Every Day's Boxing Day With Cisco's TCK

Cisco's 70-pound Tactical Communications Kit provides an emergency network in a box, complete with satellite communications and VoIP services.

By Drew Robb | Posted Jan 8, 2009
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In British Commonwealth countries, December 26th is known as Boxing Day, a celebration dating to the originating in the Middle Ages, when it is traditional to give gifts to the less fortunate. On Boxing Day 2004, Brian Steckler found that a non-traditional box came in handy. Steckler, Director of the Hastily Formed Networks (HFN) Research Group at the Naval Postgraduate School (NPS) in Monterey, California, was in Thailand that day, working with the Royal Thai Armed Forces.

“I just happened to be out there working with them on surveillance and targeting when the Tsunami hit,” he said. “I ran out to the coastline to see how I could help.”

With him he took a Cisco Tactical Communications Kit (TCK). He set up the TCK at a Buddhist temple that was being used as a morgue and grave registration center, establishing a wireless cloud. He then ran a WiMAX link seven kilometers to the nation’s largest refugee camp and set up a Wi-Fi mesh covering the camp. The wireless networks were connected to a satellite uplink allowing the disaster relief personnel to communicate with the outside world.

“These technologies are off the shelf, they are not hard to use, but they can really empower people to ease the pain and suffering of the victims of disasters,” said Steckler. “The TCK is a key product for doing that.”

Creating the TCK

The TCK was developed by Cisco in conjunction with CACI International, a federal IT services contractor headquartered in Arlington, Virginia, as a means of providing instant data and voice connectivity anywhere in the world.

“While responding to natural and manmade disasters over the years, we have found that it was taking too long to establish communications among rescue crews,” said Bob Browning, Cisco’s Senior Manager, Tactical Operation’s Support. “Cisco decided to develop a Tactical Communications Kit that alleviates this problem and allows crews to establish voice and data communications within 20 minutes of arriving at the scene.”

The networking and satellite equipment already existed. The challenge was how to get the equipment into a package so it could be easily transported, set up and operated anywhere in the world, especially when normal transportation systems and power grids are off line. Cisco and CACI’s solution was to design a kit that could fit into a single shipping case and light enough to be carried by hand. Within that case are a Cisco 2811 ISR router with a 16 port Power over Ethernet (PoE) switch module, a wireless access point card, and an E&M card (Ear and Mouth - a VoIP technology that uses a conventional earpiece to receive incoming voice and a microphone to transmit outgoing voice) for land mobile radio integration. It also includes two Cisco 7960 wired IP phones, four 7920 wireless IP phones and Cisco Call Manager Express IP Telephony software. The base of the case contains the route and fans to provide airflow, and the phones fit in the top of the case for easy removal. The box weighs about 70 lbs and can be checked as luggage, but Steckler prefers to split the system into smaller units for easier transport.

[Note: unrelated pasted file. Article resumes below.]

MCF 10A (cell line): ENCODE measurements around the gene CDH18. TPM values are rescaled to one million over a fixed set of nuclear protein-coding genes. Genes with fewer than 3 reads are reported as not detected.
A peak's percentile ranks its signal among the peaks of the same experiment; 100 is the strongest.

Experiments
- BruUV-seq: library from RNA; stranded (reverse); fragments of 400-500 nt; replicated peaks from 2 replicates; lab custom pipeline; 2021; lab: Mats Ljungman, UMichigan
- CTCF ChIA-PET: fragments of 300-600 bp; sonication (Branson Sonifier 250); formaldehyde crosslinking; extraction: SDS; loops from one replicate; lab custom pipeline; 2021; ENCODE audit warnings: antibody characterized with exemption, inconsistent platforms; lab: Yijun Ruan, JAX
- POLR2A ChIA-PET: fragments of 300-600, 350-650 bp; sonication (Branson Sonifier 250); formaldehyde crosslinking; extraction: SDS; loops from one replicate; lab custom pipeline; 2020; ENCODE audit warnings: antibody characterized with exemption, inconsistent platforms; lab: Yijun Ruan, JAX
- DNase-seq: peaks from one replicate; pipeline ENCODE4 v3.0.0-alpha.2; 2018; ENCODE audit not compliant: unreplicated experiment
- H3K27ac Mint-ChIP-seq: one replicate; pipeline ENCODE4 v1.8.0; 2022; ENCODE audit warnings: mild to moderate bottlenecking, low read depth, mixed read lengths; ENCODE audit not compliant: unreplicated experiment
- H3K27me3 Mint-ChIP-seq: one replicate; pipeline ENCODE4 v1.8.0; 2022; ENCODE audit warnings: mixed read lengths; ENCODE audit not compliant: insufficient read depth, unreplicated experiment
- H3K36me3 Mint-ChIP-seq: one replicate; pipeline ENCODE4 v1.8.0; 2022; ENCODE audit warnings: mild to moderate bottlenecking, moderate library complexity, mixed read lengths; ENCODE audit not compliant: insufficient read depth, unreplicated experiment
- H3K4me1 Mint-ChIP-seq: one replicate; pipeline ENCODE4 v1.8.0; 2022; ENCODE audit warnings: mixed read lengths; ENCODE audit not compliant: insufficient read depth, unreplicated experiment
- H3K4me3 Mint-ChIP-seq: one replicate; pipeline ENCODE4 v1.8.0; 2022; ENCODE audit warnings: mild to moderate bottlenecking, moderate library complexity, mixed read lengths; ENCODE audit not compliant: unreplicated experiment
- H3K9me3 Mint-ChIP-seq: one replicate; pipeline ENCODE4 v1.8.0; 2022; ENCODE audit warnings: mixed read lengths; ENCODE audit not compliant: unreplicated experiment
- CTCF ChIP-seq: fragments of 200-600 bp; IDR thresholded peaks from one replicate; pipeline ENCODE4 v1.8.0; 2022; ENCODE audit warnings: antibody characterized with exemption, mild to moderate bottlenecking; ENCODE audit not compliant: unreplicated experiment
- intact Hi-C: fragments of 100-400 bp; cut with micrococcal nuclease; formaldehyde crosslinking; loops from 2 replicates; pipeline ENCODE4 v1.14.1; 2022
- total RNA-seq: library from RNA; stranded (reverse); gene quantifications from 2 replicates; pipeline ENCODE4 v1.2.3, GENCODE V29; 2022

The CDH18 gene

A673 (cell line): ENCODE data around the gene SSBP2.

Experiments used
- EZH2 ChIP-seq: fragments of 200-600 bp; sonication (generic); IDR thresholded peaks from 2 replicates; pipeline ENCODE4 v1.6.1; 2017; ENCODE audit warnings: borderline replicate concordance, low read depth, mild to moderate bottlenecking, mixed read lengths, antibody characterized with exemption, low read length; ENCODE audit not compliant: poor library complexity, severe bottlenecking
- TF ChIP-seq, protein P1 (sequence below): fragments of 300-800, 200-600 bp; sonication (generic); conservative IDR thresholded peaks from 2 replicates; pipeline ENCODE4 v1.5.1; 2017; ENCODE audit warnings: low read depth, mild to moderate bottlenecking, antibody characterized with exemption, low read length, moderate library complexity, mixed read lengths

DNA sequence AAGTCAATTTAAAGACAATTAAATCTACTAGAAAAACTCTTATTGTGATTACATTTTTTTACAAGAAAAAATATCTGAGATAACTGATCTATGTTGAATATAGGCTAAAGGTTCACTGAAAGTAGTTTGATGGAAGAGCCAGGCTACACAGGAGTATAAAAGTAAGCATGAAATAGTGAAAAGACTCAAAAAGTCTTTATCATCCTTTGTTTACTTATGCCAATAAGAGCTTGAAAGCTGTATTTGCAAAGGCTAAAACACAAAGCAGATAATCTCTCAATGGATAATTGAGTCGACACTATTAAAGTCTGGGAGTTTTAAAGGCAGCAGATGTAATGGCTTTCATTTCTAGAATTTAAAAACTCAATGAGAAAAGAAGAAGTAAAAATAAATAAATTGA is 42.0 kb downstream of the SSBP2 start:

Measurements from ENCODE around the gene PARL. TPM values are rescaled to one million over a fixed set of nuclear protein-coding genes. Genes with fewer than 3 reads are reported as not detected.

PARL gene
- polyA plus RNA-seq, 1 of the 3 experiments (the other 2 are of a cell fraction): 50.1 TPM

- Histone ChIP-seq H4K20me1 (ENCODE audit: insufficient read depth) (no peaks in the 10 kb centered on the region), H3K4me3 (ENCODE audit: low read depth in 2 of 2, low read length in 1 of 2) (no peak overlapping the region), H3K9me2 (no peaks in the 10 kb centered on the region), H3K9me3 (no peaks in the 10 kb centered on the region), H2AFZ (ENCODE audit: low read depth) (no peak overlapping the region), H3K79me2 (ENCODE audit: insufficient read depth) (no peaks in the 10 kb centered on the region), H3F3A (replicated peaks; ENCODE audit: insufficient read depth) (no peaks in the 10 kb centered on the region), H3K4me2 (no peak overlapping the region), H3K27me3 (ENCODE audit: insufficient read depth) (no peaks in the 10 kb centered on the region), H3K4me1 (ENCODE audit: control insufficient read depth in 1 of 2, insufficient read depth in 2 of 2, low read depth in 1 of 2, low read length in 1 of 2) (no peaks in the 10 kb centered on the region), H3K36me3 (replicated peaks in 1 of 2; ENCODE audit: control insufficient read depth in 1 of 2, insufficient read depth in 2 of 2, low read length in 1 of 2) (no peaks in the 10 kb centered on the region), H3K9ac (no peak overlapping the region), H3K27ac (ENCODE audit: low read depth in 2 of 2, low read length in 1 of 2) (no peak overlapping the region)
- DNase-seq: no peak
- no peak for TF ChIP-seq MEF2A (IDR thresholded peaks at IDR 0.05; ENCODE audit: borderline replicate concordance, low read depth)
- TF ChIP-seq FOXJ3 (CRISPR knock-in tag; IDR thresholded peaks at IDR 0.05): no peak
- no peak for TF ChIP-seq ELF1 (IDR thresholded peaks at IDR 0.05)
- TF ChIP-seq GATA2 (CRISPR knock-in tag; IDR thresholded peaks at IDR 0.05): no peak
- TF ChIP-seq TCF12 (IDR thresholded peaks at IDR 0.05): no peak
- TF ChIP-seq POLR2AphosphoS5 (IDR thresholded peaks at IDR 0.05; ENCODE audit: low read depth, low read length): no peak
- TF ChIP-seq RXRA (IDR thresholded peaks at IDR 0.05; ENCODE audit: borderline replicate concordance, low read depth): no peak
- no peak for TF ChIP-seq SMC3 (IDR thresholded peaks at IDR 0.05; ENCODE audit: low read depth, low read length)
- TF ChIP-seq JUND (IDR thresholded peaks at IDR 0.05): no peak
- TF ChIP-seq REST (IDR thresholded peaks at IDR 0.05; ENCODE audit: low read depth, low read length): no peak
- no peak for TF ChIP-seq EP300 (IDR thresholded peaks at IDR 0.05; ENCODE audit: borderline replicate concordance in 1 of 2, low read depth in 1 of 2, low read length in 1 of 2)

When the electrical grid is up or a generator is handy, the kit can work off of either 110V 60Hz or 220 50Hz AC. If not, it can run off a 12 or 24 volt battery.

“The TCK was designed to be extremely versatile with regards to power sources,” says Browning. “We recently powered the kit off of a small form factor hydrogen fuel cell with great results.”

EMT Phone Home

Steckler has been using the TCKs for four years now since his first experience in Thailand. They connect via satellite link to the Internet, and then to his lab at the NPS in Monterey. There the calls or data connections tie into the campus PBX and back out into the world.

“I can be in a remote village in the Philippines and make phone calls anywhere in the world just like I was sitting at my desk,” he said.

For the most part they are used for routine communications in the filed or for training his students at the NPS. But they also came in handy when Katrina hit. He and some of his students went to Waveland and Bay St. Louis, Mississippi and established communications for the municipal governments, first responders and even set up an Internet cafe for the general public. The TCK established the first node and satellite uplink, then additional meshed wireless points were set up to cover both towns.

“I had NPS students doing their masters thesis work at the same time we were enabling the public, the victims, the NGOs, the early responder community and the military,” he said.

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